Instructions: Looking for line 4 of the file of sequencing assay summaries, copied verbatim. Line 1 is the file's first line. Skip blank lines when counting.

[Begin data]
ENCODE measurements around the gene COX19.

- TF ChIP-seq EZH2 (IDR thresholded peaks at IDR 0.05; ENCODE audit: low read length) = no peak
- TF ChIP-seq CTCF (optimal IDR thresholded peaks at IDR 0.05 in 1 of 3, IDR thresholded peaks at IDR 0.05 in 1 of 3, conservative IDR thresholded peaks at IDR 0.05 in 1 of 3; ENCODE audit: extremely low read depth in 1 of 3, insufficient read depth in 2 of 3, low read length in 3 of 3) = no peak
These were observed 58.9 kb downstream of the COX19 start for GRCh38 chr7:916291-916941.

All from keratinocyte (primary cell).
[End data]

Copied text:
These were observed 58.9 kb downstream of the COX19 start for GRCh38 chr7:916291-916941.